His allegiance always to his art, Michelangelo was able to produce commissioned works as great as the Sistine Chapel or the Medici tombs without falling prey to the political rivalries between Rome and Florence—a feat in itself, attesting the esteem in which he was held by the ruling class. Four centuries after his death, Michelangelo is revered by popular opinion; his most famous works, especially the Pietà of Saint Peter’s Basilica, the David, and the Sistine Chapel, draw tens of thousands of people every year, and are among the most popular tourist attractions in Europe. In addition, critics have reevaluated Michelangelo’s poetry, establishing its merit not simply as a sidelight to his sculpture but as an innovative and important body of work in its own right.
Michelangelo di Lodovico Buonarroti Simoni’s attainments as a poet can be understood, both thematically and aesthetically, only against the background of the artist’s life in the service of six popes of the Italian Renaissance and his colossal achievements in all the visual arts—sculpture, painting, and architecture.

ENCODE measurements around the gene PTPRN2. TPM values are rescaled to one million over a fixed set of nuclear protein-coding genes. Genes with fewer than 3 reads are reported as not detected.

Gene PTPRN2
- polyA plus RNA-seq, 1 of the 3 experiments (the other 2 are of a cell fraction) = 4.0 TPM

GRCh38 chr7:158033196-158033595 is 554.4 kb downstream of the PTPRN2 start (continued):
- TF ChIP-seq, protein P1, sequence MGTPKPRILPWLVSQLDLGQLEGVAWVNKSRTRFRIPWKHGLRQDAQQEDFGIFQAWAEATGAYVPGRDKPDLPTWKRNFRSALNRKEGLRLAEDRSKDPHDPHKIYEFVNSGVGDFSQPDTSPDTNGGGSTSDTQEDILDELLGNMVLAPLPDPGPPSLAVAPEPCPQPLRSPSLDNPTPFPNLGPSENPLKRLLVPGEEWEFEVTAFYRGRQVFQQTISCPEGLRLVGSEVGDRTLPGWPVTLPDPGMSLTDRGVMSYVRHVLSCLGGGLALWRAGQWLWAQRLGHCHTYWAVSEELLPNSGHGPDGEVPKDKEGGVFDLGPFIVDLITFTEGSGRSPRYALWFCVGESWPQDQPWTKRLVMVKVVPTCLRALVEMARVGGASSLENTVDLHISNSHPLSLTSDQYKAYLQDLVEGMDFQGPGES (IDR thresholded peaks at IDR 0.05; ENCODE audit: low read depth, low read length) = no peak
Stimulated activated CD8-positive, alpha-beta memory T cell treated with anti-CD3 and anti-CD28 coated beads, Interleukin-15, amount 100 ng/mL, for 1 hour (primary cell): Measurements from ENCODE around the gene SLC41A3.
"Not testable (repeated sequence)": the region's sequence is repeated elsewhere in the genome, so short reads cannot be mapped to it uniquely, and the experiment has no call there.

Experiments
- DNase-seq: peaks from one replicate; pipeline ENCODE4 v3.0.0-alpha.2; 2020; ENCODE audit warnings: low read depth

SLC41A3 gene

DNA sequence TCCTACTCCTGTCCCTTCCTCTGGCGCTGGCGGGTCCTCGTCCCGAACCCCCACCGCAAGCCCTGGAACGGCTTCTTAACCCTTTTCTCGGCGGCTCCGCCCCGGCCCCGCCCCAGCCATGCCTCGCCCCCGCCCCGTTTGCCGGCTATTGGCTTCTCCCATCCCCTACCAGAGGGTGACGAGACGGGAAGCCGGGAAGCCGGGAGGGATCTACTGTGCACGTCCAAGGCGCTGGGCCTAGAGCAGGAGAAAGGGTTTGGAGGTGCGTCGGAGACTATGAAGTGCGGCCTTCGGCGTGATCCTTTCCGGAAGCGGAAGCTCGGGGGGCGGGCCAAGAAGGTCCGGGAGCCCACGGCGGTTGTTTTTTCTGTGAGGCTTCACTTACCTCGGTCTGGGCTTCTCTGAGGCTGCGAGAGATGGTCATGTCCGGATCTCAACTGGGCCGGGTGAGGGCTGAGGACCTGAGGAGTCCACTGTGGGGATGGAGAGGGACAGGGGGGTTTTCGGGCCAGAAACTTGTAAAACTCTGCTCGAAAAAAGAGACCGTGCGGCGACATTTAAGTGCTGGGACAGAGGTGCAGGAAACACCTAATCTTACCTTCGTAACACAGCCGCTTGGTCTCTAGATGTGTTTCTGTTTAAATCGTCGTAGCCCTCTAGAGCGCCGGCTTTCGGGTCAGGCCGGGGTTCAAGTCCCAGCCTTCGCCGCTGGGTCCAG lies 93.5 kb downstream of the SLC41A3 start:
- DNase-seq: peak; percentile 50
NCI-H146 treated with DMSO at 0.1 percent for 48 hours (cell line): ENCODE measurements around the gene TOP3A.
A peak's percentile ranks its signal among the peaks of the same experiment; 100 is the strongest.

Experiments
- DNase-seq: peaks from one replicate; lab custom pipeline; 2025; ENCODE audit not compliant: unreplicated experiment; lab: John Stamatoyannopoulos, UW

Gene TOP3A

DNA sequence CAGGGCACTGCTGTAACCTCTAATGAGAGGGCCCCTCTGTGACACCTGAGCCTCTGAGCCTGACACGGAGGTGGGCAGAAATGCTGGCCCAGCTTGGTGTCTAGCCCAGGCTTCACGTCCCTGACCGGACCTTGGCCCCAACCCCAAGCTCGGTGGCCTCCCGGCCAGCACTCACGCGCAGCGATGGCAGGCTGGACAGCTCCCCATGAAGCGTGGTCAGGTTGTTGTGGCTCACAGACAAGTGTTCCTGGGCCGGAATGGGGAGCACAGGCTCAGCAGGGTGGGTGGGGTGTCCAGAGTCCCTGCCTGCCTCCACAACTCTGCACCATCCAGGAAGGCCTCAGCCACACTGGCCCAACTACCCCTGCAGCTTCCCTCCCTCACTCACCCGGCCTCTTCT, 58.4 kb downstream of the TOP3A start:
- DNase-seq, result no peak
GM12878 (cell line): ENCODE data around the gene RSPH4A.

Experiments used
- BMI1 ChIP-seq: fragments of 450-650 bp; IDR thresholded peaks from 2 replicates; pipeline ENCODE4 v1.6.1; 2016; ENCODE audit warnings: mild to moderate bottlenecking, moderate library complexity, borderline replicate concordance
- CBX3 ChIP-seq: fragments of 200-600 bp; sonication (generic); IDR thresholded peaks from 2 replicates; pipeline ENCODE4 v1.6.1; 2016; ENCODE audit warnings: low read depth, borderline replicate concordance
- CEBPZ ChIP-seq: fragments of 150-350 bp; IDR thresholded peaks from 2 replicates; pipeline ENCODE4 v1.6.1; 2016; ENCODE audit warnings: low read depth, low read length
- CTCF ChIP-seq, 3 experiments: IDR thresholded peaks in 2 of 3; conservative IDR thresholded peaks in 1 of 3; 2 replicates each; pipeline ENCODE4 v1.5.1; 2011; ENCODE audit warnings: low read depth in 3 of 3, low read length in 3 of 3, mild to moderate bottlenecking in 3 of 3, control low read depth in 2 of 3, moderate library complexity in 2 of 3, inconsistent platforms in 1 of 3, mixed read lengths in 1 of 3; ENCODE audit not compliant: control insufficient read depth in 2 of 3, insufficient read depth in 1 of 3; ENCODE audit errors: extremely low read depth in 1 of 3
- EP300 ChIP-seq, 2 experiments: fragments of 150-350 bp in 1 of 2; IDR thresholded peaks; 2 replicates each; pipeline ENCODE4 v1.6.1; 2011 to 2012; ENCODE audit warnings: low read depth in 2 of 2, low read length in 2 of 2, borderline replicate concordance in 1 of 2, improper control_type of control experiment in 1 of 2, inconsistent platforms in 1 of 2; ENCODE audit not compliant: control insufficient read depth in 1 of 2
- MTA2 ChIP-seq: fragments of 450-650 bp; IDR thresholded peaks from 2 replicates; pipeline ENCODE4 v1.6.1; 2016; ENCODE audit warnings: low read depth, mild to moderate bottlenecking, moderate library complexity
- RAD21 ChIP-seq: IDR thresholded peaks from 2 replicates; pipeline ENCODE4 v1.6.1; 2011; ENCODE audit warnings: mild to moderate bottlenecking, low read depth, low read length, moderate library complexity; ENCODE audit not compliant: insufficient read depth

Brought to Florence from Caprese while still an infant, Michelangelo was sent to nurse with a stonecutter’s wife in Settignano, where, he later liked to say, he imbibed marble dust with his wet-nurse’s milk. When he was still a child, his mother died, leaving her husband, Lodovico, with five young sons. Lodovico remarried in 1485, and about that time, Michelangelo returned to Florence to live in the Santa Croce quarter with his father, stepmother, four brothers, and an uncle. Of the brothers, only Buonarroto, two years younger than Michelangelo, married and left progeny. The eldest brother, Leonardo, became a Dominican monk; the youngest brothers, Giovansimone and Sigismondo, passed their lives in trade, soldiering, and farming. Undoubtedly the untimely death of his mother and the overwhelmingly male household in which the artist spent his early years are important clues to certain aspects of Michelangelo’s personality. He never married, asserting that his art was sufficient mistress for him; his nudes are characterized by a blurring of distinctly male and female attributes, a projection of a race whose physiognomy and physiology would seem to partake of the qualities of both sexes. Similar qualities are manifest in his poetry.